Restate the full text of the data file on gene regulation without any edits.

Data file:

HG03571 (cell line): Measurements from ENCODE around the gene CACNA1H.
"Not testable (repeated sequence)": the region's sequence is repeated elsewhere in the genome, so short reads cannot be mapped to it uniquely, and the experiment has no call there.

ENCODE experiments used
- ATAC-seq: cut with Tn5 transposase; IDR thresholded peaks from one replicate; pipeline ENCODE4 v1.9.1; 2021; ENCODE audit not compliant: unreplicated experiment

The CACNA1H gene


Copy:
HG03571 (cell line): Measurements from ENCODE around the gene CACNA1H.
"Not testable (repeated sequence)": the region's sequence is repeated elsewhere in the genome, so short reads cannot be mapped to it uniquely, and the experiment has no call there.

ENCODE experiments used
- ATAC-seq: cut with Tn5 transposase; IDR thresholded peaks from one replicate; pipeline ENCODE4 v1.9.1; 2021; ENCODE audit not compliant: unreplicated experiment

The CACNA1H gene